2D material based memristors for neuromorphic computing and sensing

Two-terminal memristors have emerged as a basic circuit element for neuromorphic computing and non-Boolean logic. Recently, two-dimensional (2D) materials such as MoS2 have shown promise for memristor technology, in both lateral and vertical geometries (see Figure) [1][2]. The memristive behavior of these devices has been correlated with field-driven grain boundary motion in 2D materials, although a detailed understanding of this process remains elusive. Alternative realizations may rely on piezoresistive or ferroelectric effects, as well as phase change processes in 2D materials.

Schematic drawings of a (left) lateral  and (middle) vertical memristor based on grain boundaries in MoS 2. (right) IV characteristic of a metal/MoS 2 /metal junction, showing memristive behavior [2].

© Thomas Müller

Schematic drawings of a (a) lateral and (b) vertical memristor based on grain boundaries in MoS2. (c) IV characteristic of a metal/MoS2/metal junction, showing memristive behavior.


In this project we will study different concepts and architectures of 2D material-based memristive devices for neuromorphic computing and sensing. Microscopic studies in combination with theoretical modeling will allow to gain insight in the device physics. Devices will be integrated in a crossbar architecture and hardware implementation of 2D material-based  neuromorphic computing and sensing networks will be demonstrated.


2D semiconductors will be grown by chemical vapor deposition and the dependence of the memristive behavior on material properties (grain-size), device structure (geometry) and material composition (2D materials and contact metals) will be investigated. Device geometries will be optimized for achieving reliable control of multi-level weights. Memristors will be integrated in a crossbar, with non-linearities based on conventional 2D semiconductor circuits, to realize an artificial neural network. Microscopic studies of defects and grain boundary modification under strong electric fields/local heating will be performed to gain insight in the device physics. The results will be compared with macroscopic device models and microscopic simulations of defect modification under strong fields/local heating.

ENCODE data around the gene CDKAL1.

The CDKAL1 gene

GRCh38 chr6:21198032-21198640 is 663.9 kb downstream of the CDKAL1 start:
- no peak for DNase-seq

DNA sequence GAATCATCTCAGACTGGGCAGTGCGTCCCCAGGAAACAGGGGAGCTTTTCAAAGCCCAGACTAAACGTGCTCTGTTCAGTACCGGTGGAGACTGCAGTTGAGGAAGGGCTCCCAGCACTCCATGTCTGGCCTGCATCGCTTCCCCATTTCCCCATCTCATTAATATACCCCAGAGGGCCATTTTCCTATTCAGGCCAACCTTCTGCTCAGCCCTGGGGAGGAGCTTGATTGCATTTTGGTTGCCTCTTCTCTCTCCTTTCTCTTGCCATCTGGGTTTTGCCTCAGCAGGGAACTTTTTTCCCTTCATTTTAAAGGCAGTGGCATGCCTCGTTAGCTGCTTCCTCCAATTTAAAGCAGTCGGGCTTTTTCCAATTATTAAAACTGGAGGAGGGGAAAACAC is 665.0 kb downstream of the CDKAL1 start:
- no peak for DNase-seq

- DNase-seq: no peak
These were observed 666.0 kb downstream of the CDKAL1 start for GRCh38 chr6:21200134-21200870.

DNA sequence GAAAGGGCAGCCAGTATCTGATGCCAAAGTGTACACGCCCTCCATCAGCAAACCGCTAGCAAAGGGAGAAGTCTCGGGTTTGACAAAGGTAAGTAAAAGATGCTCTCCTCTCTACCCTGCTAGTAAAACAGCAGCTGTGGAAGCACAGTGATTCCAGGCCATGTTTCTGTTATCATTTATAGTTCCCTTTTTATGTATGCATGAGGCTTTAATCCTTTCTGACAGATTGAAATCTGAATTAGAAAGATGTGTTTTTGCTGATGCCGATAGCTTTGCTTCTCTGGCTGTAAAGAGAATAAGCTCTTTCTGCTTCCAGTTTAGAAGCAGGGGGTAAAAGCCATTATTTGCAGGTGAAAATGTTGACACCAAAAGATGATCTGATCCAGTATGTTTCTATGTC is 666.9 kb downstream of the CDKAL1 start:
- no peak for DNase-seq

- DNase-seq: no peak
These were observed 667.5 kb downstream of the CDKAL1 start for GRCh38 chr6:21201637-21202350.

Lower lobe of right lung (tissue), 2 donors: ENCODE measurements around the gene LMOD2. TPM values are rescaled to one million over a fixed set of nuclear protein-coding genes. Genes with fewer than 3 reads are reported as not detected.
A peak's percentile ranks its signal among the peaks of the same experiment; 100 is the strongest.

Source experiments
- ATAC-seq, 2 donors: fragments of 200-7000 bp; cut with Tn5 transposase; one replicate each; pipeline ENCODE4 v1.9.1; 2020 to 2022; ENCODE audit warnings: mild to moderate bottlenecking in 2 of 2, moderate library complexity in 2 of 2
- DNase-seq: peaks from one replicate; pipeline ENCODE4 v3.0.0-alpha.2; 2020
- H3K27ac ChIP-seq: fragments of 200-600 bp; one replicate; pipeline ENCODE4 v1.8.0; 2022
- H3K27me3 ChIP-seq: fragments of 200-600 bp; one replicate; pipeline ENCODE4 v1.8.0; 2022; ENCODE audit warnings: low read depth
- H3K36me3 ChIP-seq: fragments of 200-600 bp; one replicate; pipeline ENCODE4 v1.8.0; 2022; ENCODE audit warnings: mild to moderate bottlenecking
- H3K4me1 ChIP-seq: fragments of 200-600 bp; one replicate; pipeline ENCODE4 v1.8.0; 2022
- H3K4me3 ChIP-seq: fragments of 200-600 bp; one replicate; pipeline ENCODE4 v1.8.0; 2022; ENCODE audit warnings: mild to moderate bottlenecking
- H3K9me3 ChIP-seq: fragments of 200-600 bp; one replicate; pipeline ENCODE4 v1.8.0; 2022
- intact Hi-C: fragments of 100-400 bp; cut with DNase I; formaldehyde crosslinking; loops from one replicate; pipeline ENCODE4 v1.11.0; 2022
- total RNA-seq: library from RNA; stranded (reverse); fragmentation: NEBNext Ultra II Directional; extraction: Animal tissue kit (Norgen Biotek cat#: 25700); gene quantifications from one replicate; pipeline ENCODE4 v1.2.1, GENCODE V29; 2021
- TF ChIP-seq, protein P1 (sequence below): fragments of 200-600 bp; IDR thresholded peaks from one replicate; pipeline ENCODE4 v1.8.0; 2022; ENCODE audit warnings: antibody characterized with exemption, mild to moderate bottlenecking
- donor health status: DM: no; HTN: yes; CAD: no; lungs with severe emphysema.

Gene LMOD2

The student working on this project will work in close collaboration with the Diebold group to study defect and grain boundary modifications in 2D material memristors in UHV. Microscopic modelling will be performed in collaboration with the groups of Libisch (electronic properties of defects/grain boundaries) and Madsen (structural properties). Grasser will model device operation on a macroscopic scale to optimize the performance of memristors using the insights gained from the microscopic studies. Lendl will provide spatially-resolved current maps for memristors. Devices and networks will be fabricated and tested in the Mueller group. The 2D semiconductors used in this project will be grown in-house by the Mueller group, and also provided as source material for the Eder, Holzer (chemical functionalization), Filipovic (gas sensing), and Marchetti-Deschmann (laser desorption of biosamples) groups.


Thomas Mueller's research focuses on fabricating and  characterizing (opto)electronic devices based on 2D materials,  such as graphene, monolayer semiconductors, and 2D heterostructures. The group has a strong record in 2D materials  transfer and nano\-device fabrication. Internationally  recognized contributions on the electronic and optical properties of 2D materials include  the first ultrafast graphene-based photodetectors, nanolectronic microchips [3], van der Waals heterostructures in photovoltaics and photoconductivity studies of 2D semiconductors [4].


Group of Prof. Müller, opens an external URL in a new window


  1. V. K. Sangwan, D. Jariwala, I. S. Kim, K.-S. Chen, T. J. Marks, L. J. Lauhon, and M. C. Hersam. Gate-tunable memristive phenomena mediated by grain boundaries in single-layer MoS2. Nature Nanotechnology 10, 403–406 (2015). DOI: 10.1038/nnano.2015.56.
  2. R. Ge, X. Wu, M. Kim, J. Shi, S. Sonde, L. Tao, Y. Zhang, J. C. Lee, and D. Akinwande. Atomristor: Nonvolatile resistance switching in atomic sheets of transition metal dichalcogenides. Nano Letters 18, 434–441 (2017). DOI: 10.1021/acs.nanolett.7b04342.
  3. S. Wachter, D. K. Polyushkin, O. Bethge, and T. Mueller. A microprocessor based on a two-dimensional semiconductor. Nature Comm. 8, 14948 (2017). DOI: 10.1038/ncomms14948.
  4. M. M. Furchi, D. K. Polyushkin, A. Pospischil, and T. Mueller. Mechanisms of photoconductivity in atomically thin MoS2. Nano Letters 14, 6165–6170 (2014). DOI: 10.1021/nl502339q.